Low Carbon Homes Programme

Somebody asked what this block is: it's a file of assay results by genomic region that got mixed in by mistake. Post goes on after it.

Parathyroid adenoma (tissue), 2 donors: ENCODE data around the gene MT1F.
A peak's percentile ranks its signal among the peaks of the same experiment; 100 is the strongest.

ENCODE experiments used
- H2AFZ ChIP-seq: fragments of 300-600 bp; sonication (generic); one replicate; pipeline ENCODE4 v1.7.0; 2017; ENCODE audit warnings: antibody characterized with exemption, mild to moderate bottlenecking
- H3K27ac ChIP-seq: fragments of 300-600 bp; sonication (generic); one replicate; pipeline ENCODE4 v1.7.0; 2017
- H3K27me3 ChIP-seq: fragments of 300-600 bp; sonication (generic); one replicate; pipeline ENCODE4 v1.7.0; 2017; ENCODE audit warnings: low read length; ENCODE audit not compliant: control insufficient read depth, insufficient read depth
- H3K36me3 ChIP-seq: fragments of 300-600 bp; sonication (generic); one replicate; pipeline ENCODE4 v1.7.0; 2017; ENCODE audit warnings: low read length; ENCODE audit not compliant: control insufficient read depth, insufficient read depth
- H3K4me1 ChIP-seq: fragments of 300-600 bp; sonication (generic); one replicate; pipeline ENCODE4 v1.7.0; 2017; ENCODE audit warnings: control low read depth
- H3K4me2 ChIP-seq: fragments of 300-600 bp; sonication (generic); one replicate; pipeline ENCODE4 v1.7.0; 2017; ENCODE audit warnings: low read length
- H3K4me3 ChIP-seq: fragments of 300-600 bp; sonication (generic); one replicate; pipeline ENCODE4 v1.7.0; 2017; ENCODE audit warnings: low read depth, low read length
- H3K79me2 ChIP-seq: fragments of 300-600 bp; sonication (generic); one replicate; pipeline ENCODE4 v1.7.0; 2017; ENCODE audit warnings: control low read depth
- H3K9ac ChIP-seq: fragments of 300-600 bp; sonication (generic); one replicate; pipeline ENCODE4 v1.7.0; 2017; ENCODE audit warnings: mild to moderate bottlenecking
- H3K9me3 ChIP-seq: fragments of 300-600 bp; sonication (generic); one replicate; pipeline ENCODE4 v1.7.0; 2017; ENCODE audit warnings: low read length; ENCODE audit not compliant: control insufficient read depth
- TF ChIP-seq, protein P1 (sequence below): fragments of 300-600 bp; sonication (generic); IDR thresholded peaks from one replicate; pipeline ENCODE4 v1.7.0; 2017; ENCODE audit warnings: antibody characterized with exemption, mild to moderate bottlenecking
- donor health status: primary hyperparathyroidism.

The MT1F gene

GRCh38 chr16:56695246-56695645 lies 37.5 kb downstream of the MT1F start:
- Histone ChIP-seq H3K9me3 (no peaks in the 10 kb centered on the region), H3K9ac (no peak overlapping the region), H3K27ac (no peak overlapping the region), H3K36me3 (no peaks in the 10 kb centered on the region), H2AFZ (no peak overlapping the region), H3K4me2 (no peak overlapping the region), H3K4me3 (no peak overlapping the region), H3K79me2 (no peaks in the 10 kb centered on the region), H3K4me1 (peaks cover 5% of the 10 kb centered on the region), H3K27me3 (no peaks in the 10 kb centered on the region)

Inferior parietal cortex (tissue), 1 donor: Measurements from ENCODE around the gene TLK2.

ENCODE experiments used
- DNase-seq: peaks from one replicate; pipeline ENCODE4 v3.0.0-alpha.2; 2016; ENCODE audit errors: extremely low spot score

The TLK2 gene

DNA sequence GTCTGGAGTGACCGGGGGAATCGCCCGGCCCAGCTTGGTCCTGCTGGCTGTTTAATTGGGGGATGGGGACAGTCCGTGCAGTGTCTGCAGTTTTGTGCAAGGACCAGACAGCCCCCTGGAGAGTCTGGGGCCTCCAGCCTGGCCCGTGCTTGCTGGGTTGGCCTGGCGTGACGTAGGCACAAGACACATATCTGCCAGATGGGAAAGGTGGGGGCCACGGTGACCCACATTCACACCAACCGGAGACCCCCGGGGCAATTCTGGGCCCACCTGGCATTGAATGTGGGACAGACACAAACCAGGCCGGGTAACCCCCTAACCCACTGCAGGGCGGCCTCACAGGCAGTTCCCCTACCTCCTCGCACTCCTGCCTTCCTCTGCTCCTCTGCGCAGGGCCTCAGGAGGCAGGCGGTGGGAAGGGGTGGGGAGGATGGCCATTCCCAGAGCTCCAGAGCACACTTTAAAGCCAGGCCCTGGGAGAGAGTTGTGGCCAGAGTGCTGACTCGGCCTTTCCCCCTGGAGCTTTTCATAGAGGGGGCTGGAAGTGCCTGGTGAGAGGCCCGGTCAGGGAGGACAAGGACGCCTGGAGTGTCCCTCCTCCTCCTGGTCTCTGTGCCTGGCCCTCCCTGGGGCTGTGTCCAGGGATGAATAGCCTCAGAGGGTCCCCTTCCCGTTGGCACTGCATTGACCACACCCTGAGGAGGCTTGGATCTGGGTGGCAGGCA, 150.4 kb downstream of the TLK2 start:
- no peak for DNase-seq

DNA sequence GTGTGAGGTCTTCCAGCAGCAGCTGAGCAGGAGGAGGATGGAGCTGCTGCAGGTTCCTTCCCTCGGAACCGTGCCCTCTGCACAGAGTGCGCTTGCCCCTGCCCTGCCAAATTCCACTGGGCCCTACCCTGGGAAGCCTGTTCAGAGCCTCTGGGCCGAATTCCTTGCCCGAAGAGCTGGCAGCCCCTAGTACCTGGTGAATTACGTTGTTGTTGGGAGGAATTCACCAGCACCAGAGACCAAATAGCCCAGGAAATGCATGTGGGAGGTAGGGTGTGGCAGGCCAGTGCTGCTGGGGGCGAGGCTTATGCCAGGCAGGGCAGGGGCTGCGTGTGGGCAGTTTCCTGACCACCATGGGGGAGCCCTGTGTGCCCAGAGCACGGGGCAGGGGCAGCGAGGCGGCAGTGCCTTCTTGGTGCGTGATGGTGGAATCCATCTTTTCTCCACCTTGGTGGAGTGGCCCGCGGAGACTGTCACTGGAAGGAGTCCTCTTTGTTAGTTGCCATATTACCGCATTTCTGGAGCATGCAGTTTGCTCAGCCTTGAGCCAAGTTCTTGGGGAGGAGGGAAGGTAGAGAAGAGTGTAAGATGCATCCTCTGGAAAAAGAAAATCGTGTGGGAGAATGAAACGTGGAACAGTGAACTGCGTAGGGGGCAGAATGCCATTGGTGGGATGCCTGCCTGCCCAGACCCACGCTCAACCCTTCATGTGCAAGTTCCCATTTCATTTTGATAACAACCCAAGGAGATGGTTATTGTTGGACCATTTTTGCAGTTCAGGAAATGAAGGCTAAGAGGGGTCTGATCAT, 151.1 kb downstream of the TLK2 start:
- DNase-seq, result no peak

The Low Carbon Housing Programme is the successor to Sustainable Energy Irelands (SEI) House of Tomorrow Programme. It aims to support the development of new low-carbon and energy efficient housing through providing capital grants to developers. The programme invites proposals for housing developments incorporating design and technology features that lead to a reduction in CO2 emissions from energy use in a typical new home by at least 70% relative to a reference dwelling built to baseline Building Regulations 2005 standards. The developments covered by the programme will combine heat and electricity demand reduction, efficient low-carbon heat supply, and efficient low-carbon electricity auto-generation. The minimum requirements are that development proposals reach the following targets: - A building energy rating (BER) of A2 or better; - Achieve an energy performance coefficient (EPC) less than 0.25 (below the current Building Regulations figure of 0.6); - Achieve a carbon dioxide performance coefficient (CPC) less than 0.30 (below the current Building Regulations figure of 0.69); - Generate electricity onsite (for supply or export) per unit to the equivalent of 10 kWh/m2 per year or greater (primary energy). Specific requirements include 14 different aspects: 1) Onsite electrical generation: Microgeneration technologies and large-scale solutions are both supported, both renewable and CHP. Use of smart meters is also important. 2) Passive design strategy: To minimise energy demand, particularly through passive heating, ventilation and daylighting design and technology features. 3) Site layout and house design: Should reduce site exposure using natural shelter and landscaping and to maximise solar gain. 4 & 5) Ventilation and structural sealing: To minimise heat loss and ensure good air quality. 6) Insulation of the building envelope: U-value specifications must exceed those of the 2007 Building Regulations. Indicative acceptable reference values in W/m2K are provided as follows: Doors less than or equal to 2.2; Windows less than or equal to1.8; Walls less than or equal to 0.22; Floors less than or equal to 0.20; Roofs less than or equal to 0.13. 7) Thermal bridging: To avoid excessive heat loss and local condensation. 8 & 9) Lighting and appliances: Incorporation of low-energy light fittings; all appliances provided by the developer must meet the highest energy efficiency rating for that product type (A+). 10) Principal auxiliary heating systems: Using central heating condensing oil, gas boilers (must be high efficiency, can incorporate solar panels) or wood pellet boilers, solar space heating, heat pump, group or community heating system. 11) Secondary heating systems: Must present standard of efficiency higher than prevailing practice. 12) Building materials: Must be sustainable, for example CFC and HCFC free, include recycled content, low toxicity or low embodied energy materials. 13) Water: Water economy measures must be undertaken where practicable. 14) Information and advice: The developer must commit to providing homeowners with appropriate information and advice on operating energy-saving features and appliances. The preferred scale of projects is between 5 and 15 units, though one-off houses are not precluded. Indicative funding is that up to 40% of eligible expenditure, up to a maximum of EUR 15 000 per unit will be provided. The level of support will be dependent on various factors, such as the level of innovation proposed, the performance improvement achieved (in terms of energy and CO2 reductions), and in certain cases the typical floor area of the dwellings in the development.
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